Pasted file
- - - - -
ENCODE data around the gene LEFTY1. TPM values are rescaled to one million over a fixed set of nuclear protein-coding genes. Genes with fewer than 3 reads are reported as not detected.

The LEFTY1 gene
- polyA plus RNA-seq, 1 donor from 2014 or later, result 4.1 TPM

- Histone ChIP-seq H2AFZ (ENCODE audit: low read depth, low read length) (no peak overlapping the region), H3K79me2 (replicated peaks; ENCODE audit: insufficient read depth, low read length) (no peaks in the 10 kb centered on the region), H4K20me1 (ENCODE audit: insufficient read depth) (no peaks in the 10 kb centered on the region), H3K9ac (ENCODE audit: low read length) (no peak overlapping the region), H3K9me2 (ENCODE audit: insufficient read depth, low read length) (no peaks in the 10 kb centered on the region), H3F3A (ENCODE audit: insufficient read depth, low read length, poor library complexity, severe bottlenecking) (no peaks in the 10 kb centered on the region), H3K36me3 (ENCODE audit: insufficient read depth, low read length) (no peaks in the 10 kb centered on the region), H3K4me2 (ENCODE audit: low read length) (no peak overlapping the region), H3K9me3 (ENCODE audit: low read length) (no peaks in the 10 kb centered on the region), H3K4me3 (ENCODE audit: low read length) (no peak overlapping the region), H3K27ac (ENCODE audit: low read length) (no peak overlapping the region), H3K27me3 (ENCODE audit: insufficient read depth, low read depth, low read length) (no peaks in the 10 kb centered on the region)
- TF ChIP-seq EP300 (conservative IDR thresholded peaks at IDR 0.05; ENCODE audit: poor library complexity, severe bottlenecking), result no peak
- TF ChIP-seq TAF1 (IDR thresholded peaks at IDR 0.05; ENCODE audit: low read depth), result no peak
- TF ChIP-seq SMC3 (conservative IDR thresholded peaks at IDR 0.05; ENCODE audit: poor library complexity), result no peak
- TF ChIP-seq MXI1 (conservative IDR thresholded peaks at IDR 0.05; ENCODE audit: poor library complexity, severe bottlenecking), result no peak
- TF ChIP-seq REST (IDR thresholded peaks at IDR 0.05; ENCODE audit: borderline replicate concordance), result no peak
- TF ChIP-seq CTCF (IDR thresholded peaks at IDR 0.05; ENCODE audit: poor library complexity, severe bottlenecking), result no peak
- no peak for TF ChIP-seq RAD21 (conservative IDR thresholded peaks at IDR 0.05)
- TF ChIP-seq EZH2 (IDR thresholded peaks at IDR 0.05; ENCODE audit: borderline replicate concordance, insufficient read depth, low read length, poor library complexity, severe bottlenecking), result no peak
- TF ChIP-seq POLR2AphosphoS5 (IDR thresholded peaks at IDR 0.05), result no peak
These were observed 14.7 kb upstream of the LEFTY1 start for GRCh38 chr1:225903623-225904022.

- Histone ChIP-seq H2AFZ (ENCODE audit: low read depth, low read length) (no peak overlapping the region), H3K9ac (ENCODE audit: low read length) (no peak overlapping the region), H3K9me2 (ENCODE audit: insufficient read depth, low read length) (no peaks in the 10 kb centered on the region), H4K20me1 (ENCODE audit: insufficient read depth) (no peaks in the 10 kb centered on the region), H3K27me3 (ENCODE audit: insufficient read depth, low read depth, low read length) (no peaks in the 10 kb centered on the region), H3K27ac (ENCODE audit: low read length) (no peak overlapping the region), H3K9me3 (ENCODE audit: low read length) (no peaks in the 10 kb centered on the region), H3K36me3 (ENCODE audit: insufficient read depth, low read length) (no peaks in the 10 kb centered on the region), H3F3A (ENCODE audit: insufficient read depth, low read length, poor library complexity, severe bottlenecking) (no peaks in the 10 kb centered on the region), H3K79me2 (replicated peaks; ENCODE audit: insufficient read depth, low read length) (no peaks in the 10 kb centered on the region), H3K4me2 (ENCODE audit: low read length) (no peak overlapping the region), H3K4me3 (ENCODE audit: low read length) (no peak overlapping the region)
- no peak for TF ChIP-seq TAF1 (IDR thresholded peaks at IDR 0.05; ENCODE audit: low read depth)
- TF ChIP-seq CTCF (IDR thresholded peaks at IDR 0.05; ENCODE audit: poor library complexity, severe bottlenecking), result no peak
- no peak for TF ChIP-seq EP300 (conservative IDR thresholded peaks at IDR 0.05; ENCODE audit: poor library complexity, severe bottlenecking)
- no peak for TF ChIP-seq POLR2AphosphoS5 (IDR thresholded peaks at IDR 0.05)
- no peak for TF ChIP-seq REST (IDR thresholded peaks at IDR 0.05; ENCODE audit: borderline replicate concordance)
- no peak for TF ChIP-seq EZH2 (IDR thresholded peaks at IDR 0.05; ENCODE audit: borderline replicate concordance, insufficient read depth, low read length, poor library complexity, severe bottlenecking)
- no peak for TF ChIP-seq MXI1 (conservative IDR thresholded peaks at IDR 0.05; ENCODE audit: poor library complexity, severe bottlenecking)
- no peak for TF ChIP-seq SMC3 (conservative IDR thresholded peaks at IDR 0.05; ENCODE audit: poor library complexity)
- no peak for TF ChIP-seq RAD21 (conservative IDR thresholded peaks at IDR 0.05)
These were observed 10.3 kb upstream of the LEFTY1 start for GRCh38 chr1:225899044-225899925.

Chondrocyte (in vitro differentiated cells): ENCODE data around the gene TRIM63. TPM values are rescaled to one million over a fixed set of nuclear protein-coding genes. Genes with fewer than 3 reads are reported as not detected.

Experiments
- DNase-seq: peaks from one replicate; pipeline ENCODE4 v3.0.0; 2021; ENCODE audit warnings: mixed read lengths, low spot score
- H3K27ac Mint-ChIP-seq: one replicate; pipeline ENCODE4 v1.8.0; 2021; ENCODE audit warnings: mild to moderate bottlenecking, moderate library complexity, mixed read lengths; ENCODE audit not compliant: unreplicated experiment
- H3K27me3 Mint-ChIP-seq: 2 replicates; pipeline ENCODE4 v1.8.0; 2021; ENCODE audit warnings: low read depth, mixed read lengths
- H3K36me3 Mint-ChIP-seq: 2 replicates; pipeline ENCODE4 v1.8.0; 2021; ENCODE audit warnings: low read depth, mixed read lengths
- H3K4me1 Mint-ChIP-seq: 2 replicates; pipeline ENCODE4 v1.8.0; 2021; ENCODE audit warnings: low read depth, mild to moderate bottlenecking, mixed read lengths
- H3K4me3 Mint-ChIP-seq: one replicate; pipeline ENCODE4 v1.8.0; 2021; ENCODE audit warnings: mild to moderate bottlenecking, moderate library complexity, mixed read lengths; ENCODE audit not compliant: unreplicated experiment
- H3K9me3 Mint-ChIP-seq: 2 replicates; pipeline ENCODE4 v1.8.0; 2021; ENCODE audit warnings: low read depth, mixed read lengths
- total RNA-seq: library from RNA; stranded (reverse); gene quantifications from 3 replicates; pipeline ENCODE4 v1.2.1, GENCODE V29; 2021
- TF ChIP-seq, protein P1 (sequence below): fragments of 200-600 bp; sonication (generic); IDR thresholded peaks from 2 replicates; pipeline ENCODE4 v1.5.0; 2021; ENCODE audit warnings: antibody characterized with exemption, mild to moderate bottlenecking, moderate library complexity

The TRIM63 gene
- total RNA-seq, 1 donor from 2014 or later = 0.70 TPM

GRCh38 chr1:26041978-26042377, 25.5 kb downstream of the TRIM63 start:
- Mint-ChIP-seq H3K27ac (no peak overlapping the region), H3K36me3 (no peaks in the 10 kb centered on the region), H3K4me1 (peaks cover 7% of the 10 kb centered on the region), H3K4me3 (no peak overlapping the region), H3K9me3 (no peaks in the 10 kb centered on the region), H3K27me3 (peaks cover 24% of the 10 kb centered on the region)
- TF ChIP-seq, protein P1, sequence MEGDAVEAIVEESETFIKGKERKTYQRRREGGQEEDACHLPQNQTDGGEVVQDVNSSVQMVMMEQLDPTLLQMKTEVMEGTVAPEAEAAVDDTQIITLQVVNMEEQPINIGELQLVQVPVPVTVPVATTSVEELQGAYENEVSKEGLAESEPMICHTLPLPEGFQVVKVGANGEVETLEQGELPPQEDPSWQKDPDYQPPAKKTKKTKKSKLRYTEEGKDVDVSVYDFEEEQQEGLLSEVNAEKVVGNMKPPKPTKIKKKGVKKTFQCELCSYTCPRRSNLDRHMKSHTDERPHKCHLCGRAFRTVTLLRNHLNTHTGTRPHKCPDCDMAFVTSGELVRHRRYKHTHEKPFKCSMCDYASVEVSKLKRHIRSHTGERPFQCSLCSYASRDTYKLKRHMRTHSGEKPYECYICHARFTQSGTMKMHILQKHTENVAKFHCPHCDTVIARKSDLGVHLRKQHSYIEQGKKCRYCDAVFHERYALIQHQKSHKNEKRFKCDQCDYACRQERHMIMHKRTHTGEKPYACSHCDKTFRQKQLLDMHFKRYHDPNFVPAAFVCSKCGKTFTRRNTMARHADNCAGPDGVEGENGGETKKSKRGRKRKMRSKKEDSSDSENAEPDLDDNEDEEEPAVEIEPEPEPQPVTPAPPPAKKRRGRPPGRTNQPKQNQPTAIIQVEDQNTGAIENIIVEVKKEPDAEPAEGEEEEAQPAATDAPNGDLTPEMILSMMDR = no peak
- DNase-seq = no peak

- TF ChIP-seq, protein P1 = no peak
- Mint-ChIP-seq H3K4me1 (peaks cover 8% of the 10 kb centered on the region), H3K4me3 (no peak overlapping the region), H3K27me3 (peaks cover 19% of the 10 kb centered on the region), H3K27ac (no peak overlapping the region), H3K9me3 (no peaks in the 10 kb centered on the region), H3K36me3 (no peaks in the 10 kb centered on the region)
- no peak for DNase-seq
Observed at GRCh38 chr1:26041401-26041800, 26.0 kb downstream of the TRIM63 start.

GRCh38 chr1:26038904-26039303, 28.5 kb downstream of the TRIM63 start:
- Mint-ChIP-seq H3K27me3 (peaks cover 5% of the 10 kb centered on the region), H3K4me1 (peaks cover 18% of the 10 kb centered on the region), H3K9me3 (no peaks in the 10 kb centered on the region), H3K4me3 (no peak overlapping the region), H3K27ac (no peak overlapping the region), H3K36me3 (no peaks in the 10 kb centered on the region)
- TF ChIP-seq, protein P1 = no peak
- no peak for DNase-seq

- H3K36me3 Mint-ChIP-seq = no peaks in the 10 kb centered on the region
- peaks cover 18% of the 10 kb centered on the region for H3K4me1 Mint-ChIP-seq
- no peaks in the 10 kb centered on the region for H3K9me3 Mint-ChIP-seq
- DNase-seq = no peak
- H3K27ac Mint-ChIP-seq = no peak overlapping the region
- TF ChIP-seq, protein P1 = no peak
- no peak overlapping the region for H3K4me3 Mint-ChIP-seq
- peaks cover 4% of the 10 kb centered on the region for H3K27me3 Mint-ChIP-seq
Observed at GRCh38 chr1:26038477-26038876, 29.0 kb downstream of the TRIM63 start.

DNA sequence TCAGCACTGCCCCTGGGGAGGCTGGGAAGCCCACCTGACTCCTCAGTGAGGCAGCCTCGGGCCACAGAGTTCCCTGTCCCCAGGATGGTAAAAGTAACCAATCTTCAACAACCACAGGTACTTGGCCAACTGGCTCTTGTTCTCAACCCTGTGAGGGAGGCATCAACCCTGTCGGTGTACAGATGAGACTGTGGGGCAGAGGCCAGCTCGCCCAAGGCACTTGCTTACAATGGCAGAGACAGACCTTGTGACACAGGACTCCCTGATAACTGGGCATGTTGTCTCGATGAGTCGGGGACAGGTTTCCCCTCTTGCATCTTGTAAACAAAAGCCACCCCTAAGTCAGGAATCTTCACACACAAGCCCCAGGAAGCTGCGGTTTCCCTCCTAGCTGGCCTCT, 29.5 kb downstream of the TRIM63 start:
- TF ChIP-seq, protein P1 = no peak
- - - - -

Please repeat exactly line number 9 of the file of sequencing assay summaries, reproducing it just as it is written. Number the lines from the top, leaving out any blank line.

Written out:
- TF ChIP-seq REST (IDR thresholded peaks at IDR 0.05; ENCODE audit: borderline replicate concordance), result no peak